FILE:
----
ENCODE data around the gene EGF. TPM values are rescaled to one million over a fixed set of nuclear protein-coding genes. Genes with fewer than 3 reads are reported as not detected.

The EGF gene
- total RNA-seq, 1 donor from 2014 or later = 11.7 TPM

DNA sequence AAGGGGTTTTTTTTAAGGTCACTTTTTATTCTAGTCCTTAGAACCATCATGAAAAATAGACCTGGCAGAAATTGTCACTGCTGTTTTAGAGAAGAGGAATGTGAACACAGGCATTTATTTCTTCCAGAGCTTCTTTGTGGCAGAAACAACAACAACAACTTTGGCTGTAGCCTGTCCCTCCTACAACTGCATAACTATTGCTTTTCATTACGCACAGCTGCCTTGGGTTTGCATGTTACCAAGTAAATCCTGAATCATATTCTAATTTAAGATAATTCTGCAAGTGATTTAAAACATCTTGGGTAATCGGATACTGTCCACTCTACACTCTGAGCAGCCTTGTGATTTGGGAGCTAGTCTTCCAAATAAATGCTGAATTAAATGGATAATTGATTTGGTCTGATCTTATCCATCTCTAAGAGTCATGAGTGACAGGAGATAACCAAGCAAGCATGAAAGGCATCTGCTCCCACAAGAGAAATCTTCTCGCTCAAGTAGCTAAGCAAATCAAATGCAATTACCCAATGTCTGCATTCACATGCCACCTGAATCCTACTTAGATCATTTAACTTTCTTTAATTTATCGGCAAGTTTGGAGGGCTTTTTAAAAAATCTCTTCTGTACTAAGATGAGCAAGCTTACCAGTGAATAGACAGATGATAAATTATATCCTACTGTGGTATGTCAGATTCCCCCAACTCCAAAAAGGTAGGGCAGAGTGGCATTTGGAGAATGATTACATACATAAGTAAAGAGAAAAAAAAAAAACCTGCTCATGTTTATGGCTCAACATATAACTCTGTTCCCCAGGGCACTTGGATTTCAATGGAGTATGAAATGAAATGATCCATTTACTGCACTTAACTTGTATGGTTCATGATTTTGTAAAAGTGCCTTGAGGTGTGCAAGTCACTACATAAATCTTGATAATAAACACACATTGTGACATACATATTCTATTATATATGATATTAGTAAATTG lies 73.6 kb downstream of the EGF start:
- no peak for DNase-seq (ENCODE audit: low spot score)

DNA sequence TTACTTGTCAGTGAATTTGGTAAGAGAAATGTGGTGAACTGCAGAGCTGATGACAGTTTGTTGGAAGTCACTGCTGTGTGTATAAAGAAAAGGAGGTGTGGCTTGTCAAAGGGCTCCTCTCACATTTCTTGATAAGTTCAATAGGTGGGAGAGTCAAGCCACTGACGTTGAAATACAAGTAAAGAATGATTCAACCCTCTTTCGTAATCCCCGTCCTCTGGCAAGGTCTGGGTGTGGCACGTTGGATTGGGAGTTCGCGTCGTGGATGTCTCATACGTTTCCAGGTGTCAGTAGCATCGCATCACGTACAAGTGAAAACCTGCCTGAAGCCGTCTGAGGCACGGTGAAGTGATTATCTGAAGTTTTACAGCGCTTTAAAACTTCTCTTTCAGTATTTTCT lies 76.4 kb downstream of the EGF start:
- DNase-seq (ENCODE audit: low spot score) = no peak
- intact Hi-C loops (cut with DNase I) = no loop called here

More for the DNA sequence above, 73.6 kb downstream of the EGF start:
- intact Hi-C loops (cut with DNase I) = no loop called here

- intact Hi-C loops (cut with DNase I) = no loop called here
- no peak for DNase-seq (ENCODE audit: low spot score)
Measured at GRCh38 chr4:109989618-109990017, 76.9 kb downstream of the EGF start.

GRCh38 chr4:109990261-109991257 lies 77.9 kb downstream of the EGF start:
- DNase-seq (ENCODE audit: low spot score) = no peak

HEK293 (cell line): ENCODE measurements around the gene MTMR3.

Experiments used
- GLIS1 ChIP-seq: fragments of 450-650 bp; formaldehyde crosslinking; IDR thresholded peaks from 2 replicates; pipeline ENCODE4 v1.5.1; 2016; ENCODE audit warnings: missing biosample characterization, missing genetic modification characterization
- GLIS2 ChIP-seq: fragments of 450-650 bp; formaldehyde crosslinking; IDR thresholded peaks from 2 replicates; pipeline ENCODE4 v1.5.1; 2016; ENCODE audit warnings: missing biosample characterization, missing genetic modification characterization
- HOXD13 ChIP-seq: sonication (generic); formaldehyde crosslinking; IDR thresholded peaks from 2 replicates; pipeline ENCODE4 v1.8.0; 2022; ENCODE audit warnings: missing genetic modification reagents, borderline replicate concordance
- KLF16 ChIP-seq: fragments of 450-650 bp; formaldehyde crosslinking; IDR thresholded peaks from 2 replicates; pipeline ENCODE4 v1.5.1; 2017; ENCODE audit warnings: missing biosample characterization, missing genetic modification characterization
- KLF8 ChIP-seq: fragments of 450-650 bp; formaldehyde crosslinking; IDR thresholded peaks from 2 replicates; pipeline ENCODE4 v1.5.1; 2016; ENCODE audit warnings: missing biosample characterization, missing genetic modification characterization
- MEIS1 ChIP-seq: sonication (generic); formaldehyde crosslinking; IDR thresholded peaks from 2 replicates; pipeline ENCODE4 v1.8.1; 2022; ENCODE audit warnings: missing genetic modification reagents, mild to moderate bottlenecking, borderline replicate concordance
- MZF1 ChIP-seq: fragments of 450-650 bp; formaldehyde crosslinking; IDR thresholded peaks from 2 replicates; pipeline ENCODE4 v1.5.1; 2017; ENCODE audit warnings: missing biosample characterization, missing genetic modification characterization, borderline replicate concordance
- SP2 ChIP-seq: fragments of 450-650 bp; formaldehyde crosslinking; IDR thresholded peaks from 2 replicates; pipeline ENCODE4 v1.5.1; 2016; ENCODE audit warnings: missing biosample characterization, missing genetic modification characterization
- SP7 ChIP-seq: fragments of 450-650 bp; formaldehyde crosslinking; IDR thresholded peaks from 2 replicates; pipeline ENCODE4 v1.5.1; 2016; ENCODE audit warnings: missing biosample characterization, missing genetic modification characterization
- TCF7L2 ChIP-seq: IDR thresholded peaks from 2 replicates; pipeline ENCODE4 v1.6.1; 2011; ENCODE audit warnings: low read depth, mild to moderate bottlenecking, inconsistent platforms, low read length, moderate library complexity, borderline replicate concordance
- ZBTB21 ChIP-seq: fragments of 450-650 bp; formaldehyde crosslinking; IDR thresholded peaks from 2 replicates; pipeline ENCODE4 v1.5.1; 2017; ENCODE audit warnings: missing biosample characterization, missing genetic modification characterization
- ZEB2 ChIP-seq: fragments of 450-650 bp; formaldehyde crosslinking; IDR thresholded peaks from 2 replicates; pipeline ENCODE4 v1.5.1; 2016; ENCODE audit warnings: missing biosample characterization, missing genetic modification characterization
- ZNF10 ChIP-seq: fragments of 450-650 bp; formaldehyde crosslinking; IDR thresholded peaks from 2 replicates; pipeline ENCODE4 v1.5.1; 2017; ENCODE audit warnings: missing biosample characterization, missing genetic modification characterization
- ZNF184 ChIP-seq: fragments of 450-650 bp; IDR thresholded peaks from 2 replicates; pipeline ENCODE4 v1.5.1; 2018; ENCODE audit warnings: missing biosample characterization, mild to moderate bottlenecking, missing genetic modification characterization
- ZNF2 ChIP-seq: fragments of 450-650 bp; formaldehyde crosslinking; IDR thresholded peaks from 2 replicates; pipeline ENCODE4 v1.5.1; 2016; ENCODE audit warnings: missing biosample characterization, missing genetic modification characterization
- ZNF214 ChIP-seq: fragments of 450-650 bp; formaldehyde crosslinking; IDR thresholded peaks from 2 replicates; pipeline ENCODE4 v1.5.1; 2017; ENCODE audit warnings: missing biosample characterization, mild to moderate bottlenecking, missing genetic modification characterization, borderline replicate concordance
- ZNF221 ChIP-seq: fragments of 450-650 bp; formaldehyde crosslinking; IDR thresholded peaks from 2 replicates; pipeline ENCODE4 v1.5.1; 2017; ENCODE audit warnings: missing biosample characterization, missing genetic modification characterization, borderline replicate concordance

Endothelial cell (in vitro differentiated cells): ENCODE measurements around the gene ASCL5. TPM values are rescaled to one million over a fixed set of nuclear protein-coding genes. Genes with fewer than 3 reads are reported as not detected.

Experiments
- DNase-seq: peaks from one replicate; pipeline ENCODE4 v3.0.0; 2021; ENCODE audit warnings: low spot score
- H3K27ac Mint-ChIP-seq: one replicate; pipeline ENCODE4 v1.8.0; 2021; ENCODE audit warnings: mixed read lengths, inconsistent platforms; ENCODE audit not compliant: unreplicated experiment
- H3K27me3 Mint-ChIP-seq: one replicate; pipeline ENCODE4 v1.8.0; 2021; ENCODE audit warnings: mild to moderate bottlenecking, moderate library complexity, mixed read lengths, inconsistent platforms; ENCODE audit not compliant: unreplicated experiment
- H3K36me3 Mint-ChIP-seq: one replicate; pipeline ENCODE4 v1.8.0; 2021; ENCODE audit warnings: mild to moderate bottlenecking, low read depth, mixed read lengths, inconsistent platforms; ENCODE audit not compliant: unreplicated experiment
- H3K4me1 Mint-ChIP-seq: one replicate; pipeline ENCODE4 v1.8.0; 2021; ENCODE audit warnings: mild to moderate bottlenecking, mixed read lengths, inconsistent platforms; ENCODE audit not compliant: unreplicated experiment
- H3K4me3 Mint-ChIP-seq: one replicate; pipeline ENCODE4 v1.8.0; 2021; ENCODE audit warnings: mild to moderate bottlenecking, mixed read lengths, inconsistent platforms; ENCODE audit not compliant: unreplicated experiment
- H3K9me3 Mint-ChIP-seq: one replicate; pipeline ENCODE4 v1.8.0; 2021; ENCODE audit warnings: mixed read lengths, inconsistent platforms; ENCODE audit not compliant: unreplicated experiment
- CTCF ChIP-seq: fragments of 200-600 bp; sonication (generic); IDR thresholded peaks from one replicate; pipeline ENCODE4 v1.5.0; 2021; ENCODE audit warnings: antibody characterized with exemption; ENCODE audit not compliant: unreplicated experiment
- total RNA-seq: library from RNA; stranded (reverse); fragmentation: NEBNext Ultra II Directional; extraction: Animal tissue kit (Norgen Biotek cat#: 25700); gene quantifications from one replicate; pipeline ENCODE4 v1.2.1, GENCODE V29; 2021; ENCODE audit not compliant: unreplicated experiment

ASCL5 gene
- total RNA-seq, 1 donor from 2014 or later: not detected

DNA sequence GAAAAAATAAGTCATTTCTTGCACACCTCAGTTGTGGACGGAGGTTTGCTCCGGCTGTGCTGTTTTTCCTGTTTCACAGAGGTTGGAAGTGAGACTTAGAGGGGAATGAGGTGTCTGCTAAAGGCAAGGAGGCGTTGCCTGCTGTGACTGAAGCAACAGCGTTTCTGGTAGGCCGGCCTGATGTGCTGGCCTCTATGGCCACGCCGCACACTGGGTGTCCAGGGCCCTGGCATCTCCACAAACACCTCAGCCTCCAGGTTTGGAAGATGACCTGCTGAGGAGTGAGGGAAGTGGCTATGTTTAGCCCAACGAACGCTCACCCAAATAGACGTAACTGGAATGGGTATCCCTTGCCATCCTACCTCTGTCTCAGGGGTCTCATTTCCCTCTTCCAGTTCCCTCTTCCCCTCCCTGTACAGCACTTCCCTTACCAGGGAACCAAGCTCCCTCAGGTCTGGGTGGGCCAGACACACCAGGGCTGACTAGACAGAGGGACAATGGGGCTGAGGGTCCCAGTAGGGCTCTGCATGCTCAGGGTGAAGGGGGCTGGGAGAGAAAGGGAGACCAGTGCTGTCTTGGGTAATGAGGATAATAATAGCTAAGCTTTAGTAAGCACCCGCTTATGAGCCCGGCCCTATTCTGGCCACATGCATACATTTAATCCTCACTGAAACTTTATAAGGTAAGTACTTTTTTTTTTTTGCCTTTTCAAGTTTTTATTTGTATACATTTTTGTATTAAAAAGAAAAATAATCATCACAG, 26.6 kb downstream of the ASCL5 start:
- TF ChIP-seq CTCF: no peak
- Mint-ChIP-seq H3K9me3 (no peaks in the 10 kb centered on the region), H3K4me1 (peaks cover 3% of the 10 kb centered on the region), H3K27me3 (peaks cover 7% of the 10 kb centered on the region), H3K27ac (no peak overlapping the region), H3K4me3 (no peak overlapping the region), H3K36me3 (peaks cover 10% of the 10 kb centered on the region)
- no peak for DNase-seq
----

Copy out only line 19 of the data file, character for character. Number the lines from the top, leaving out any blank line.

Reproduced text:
- GLIS2 ChIP-seq: fragments of 450-650 bp; formaldehyde crosslinking; IDR thresholded peaks from 2 replicates; pipeline ENCODE4 v1.5.1; 2016; ENCODE audit warnings: missing biosample characterization, missing genetic modification characterization